Commission omits controversial article on olive groves from draft law
Aysel Alp – ANKARA
Ruling Justice and Development Party (AKP) deputy and commission head Ziya Altunyaldız said all three political parties - the AKP, Republican People’s Party (CHP) and the Nationalist Movement Party (MHP) - reached a consensus over the removal of the second article of the industrial production package overseeing investments on olive groves.
“We took the opinions of all segments within a pluralistic democracy mentality and reached consensus as the three party groups. As a result, we decided to remove the olive grove article from the industrial reform draft law,” Altunyaldız said.
Meanwhile, Science, Industry and Technology Minister Faruk Özlü said the article could be reawakened unless the needs on the issue met.
“I want to express that we believe there is no fault in the system of the second article that we put forward. We have always expressed that we are open to alternative suggestions, but unfortunately we did not receive any suggestion. The problem is not solved by rejecting it. There is a need for a structuring that will take decisions regarding the definition of olive grove fields in Turkey no matter what you say. This draft law may come again 20 times more as long as this need is not met,” Özlü said.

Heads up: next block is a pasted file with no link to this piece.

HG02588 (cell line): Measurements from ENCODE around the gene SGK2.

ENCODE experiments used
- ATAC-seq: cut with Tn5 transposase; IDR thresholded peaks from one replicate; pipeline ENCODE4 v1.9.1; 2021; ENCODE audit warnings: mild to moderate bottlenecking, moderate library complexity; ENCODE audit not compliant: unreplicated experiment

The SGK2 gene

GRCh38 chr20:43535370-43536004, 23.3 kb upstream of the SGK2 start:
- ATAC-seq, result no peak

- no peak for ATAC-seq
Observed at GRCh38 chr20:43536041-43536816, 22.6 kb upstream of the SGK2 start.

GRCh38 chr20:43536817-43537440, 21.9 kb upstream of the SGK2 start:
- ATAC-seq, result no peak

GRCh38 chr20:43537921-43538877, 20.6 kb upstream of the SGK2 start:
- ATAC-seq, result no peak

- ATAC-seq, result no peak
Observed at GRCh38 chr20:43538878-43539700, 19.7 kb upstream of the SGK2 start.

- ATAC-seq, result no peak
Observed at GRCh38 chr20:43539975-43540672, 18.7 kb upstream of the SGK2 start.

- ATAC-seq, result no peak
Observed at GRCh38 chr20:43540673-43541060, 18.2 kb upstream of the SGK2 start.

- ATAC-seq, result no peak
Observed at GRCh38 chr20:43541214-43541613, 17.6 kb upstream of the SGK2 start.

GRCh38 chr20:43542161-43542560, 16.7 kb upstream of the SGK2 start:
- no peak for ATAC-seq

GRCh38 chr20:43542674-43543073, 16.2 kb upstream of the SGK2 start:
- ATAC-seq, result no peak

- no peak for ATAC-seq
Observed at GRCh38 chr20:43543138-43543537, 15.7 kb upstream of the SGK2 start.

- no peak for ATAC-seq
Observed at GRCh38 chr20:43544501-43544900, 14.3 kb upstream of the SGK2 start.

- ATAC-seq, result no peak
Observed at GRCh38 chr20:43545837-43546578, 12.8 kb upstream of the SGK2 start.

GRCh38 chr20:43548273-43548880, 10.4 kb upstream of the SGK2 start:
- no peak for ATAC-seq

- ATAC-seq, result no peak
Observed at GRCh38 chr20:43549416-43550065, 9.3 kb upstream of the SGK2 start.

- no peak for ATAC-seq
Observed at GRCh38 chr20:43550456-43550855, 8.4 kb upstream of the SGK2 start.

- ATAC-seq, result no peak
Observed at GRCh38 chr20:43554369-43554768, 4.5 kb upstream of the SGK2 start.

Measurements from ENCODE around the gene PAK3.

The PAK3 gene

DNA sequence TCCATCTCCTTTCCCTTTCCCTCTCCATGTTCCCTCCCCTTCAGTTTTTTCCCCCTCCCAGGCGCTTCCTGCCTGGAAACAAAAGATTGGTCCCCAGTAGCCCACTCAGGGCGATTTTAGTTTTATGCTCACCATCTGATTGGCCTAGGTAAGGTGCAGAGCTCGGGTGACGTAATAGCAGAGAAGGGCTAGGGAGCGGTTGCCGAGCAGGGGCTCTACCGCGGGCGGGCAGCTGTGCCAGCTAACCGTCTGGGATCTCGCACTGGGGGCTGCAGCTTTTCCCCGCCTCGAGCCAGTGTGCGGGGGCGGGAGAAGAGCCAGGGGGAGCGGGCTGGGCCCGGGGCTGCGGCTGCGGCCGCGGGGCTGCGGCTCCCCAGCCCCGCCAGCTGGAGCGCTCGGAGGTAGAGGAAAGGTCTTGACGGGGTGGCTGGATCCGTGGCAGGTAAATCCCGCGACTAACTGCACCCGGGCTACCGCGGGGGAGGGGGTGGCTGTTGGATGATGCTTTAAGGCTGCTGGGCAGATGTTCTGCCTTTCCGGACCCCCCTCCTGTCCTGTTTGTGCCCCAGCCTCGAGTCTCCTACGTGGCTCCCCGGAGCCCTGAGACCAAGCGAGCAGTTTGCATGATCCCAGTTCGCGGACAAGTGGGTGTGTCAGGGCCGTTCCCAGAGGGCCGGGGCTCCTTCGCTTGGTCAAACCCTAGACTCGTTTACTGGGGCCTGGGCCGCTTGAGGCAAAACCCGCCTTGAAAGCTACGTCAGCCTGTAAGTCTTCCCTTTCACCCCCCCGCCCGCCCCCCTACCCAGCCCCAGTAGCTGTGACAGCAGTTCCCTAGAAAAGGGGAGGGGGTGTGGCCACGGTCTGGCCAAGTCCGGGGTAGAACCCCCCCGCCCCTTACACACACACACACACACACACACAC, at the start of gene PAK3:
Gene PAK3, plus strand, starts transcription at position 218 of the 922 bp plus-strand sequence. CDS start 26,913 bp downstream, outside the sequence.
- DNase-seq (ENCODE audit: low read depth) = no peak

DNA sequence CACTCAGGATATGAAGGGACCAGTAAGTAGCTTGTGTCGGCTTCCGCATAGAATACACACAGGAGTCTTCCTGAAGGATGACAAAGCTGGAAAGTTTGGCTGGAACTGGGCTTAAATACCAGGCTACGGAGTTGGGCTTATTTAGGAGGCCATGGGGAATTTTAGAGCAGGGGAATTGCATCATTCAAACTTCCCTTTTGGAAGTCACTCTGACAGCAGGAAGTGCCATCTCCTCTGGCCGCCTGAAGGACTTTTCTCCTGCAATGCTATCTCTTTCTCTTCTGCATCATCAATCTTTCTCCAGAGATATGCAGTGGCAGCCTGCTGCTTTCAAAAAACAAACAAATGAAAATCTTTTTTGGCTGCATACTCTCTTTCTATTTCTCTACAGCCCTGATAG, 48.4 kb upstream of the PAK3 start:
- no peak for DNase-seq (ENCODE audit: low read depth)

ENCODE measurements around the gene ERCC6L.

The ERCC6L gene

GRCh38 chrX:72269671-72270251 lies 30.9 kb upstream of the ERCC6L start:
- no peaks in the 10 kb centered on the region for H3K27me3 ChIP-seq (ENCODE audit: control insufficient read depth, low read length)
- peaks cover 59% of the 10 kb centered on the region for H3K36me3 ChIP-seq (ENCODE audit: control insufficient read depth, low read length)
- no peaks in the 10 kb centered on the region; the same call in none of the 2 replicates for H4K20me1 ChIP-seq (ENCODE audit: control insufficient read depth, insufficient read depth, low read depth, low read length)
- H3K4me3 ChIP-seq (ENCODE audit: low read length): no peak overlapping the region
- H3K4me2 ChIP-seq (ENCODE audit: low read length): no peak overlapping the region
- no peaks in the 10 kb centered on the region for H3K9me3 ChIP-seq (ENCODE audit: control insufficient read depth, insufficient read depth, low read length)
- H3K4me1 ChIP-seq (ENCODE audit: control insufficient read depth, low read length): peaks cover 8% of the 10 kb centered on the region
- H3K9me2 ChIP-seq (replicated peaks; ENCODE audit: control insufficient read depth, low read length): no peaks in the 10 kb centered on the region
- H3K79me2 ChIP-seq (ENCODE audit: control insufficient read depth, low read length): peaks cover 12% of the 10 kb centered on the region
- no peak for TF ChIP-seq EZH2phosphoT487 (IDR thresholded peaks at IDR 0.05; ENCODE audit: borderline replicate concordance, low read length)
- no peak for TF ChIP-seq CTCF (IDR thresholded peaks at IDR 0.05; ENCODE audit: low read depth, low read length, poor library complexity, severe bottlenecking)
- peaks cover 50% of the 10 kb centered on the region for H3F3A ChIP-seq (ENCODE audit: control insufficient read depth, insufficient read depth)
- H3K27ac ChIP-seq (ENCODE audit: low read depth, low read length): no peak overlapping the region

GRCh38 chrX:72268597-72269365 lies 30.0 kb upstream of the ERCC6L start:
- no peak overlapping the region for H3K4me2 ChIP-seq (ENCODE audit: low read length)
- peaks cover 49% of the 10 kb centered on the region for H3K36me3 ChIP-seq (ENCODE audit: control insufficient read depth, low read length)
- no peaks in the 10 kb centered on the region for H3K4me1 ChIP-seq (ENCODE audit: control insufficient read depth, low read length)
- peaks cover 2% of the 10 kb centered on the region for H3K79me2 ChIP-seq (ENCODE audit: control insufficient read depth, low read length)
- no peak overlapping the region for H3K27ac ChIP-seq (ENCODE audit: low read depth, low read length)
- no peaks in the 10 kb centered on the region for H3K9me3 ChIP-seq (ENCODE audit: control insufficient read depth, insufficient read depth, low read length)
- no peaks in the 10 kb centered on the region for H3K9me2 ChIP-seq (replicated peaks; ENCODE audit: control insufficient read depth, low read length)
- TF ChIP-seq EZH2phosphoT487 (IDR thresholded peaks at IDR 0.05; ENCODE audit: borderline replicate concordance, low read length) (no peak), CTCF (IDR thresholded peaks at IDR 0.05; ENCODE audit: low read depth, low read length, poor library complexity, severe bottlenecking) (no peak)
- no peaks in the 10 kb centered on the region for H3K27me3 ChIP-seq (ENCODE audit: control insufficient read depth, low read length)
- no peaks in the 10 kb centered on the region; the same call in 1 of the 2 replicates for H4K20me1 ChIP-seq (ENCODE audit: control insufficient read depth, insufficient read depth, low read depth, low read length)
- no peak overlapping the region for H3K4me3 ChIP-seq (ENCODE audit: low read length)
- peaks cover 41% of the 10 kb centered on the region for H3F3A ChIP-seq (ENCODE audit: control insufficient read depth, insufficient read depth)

The commission’s move comes five days after AKP deputy group spokesperson Mustafa Elitaş stated that the party had taken the regulation back to the commission for a review.
The parliament commission on May 31 decided to establish an “Olive Grove Preservation Board” to supervise investments on olive oil groves and prepare reports on investment demands, which will be headed by city governors under the guidance of the agriculture minister.
The country faced a heated debate over the fate of its olive trees during a voting on the industrial production reform draft.
Although some provisions were left out by the government amid strong opposition from various parts of the society, a number of key provisions remained the same, to the extent that “olive trees will no longer be subject to legal protection,” according to opposition groups and sector players.